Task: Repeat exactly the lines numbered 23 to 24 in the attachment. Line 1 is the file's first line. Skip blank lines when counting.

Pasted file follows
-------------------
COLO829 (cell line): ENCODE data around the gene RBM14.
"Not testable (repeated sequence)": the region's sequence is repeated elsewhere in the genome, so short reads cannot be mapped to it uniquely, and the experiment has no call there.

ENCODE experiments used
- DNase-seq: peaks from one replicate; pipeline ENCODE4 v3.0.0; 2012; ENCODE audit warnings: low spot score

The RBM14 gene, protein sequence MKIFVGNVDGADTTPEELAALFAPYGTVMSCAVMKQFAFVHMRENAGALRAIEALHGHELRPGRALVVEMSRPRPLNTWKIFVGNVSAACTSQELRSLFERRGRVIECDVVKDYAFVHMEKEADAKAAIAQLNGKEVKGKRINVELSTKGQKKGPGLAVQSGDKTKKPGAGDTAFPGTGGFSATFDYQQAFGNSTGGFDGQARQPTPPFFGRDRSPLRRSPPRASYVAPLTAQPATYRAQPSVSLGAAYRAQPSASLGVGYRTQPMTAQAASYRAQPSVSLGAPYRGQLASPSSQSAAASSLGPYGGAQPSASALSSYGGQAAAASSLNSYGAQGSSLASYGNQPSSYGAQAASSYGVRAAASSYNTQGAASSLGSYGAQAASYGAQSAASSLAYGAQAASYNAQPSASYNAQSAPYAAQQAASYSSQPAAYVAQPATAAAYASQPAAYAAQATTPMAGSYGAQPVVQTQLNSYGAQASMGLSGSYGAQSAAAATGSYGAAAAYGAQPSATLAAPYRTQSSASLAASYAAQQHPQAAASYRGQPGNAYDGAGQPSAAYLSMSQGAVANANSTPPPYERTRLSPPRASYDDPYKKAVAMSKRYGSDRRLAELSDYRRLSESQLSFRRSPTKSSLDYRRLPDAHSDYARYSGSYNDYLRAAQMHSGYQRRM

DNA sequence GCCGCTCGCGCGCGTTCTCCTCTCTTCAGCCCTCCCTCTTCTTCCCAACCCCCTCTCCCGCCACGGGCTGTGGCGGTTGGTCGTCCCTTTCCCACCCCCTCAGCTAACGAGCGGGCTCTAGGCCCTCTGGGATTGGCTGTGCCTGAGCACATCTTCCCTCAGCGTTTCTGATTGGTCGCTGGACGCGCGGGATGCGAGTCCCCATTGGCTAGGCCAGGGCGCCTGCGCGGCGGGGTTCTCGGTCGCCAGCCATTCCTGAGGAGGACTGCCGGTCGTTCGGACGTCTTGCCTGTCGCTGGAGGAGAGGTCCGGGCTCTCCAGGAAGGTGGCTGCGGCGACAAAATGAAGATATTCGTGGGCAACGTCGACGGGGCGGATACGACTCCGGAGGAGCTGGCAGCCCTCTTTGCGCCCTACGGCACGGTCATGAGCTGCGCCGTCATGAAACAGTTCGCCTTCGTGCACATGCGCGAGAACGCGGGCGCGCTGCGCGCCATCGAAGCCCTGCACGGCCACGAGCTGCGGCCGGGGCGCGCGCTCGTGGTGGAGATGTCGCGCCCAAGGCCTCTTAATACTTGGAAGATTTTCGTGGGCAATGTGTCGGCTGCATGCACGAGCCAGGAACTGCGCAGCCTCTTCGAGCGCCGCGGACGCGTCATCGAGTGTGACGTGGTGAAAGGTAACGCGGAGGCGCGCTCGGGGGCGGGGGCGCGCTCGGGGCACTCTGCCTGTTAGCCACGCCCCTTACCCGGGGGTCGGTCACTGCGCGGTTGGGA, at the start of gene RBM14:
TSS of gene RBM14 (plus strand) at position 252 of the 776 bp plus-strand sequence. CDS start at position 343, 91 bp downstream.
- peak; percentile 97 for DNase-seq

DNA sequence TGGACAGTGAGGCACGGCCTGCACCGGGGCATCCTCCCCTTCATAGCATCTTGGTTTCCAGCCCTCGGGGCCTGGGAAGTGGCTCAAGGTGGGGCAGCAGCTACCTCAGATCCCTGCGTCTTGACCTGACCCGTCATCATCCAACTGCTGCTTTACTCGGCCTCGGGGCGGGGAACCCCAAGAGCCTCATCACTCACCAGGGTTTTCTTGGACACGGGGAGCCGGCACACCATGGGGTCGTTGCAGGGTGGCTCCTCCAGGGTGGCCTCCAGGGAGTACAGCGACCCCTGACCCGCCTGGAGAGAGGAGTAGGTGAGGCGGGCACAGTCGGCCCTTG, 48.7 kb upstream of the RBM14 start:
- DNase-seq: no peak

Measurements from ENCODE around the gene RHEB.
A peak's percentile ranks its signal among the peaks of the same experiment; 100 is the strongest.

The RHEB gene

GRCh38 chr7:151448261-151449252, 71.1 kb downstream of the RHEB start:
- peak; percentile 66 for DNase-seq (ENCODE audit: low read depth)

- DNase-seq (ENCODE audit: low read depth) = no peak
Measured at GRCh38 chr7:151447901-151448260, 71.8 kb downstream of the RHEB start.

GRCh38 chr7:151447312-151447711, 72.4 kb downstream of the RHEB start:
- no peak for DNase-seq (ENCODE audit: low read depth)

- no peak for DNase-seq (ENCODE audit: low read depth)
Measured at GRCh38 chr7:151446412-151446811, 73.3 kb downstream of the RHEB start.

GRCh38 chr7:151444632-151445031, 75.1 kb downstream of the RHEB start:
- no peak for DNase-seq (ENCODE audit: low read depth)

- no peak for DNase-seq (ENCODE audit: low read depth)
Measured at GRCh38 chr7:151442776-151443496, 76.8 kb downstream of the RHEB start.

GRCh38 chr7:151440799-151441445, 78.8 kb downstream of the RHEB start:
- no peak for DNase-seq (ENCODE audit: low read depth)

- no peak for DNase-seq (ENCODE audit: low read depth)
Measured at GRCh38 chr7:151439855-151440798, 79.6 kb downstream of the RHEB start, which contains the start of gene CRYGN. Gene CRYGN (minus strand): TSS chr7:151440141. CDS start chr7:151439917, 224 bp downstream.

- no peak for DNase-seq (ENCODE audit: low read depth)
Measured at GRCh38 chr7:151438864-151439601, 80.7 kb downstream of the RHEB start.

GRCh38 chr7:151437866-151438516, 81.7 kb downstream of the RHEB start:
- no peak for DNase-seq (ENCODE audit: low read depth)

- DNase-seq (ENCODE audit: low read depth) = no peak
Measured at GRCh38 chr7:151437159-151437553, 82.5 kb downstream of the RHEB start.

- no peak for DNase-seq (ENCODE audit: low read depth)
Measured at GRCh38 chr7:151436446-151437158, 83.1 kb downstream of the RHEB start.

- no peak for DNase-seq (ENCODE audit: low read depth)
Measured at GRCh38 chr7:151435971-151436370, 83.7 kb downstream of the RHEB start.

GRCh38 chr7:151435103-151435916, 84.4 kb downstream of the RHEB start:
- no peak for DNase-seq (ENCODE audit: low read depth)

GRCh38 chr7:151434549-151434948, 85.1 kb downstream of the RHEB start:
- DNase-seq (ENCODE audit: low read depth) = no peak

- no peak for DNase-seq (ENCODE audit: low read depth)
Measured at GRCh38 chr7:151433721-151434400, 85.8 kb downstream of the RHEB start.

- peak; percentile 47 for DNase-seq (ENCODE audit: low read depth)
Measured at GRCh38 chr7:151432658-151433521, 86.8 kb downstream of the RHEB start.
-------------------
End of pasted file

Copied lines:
- no peak for DNase-seq (ENCODE audit: low read depth)

- no peak for DNase-seq (ENCODE audit: low read depth)